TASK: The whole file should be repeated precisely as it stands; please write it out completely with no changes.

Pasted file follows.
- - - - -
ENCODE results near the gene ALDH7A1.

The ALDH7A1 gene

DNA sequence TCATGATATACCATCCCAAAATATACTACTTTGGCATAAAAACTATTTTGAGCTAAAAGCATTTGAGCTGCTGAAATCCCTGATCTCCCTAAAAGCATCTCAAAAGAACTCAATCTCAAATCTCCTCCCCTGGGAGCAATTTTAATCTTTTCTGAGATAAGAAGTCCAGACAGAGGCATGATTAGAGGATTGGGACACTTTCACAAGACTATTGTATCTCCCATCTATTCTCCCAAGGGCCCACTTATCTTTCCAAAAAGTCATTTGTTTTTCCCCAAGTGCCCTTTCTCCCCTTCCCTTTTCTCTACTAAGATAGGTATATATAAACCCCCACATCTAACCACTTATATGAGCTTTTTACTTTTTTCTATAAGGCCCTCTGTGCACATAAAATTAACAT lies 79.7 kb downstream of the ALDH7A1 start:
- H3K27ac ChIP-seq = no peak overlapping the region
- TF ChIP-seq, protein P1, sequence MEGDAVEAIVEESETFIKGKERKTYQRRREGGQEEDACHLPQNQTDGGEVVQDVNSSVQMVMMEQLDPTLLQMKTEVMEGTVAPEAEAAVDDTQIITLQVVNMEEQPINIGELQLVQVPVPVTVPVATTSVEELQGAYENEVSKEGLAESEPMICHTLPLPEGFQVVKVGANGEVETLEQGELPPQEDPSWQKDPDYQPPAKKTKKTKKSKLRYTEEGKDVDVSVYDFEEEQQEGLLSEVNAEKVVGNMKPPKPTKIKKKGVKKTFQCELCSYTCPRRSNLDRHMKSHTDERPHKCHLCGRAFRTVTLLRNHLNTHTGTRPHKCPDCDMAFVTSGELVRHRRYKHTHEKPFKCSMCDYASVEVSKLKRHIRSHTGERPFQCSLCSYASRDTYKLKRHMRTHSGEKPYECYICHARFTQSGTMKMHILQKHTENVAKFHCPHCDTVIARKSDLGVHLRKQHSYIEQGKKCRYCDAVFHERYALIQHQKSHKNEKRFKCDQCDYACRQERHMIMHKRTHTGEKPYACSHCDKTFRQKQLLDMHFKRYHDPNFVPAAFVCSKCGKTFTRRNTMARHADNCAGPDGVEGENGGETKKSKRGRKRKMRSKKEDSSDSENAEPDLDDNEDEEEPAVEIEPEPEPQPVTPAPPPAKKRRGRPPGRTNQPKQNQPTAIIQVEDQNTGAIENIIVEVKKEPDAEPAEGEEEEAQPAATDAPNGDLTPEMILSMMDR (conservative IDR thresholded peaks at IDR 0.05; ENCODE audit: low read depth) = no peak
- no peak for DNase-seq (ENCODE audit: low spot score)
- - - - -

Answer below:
ENCODE results near the gene ALDH7A1.

The ALDH7A1 gene

DNA sequence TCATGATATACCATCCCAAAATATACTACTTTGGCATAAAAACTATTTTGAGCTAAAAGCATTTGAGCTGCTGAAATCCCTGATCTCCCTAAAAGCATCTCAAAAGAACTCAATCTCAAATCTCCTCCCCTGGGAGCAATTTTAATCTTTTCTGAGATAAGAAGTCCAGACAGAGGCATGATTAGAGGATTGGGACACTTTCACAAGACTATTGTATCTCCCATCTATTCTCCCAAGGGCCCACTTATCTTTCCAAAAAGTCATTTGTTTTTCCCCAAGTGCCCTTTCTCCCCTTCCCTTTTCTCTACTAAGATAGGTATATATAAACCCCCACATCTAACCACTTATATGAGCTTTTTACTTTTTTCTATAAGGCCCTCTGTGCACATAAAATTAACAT lies 79.7 kb downstream of the ALDH7A1 start:
- H3K27ac ChIP-seq = no peak overlapping the region
- TF ChIP-seq, protein P1, sequence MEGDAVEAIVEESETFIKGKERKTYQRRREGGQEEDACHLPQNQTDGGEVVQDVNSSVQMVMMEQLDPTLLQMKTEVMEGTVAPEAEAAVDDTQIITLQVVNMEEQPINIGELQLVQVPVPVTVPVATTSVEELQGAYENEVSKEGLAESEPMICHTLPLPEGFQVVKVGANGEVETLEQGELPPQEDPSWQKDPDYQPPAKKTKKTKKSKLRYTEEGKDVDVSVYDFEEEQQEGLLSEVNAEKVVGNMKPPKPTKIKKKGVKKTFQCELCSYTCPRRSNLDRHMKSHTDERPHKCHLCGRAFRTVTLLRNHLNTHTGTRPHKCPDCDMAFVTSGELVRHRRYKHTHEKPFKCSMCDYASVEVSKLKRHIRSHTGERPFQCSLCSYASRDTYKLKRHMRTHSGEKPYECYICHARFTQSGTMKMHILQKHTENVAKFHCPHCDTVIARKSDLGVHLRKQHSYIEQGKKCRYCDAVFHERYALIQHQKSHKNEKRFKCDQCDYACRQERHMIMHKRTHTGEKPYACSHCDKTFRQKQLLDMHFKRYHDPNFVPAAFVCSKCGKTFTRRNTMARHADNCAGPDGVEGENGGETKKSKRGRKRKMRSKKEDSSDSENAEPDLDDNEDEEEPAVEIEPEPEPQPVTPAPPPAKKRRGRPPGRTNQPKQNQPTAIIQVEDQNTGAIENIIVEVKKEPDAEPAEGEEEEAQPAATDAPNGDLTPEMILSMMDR (conservative IDR thresholded peaks at IDR 0.05; ENCODE audit: low read depth) = no peak
- no peak for DNase-seq (ENCODE audit: low spot score)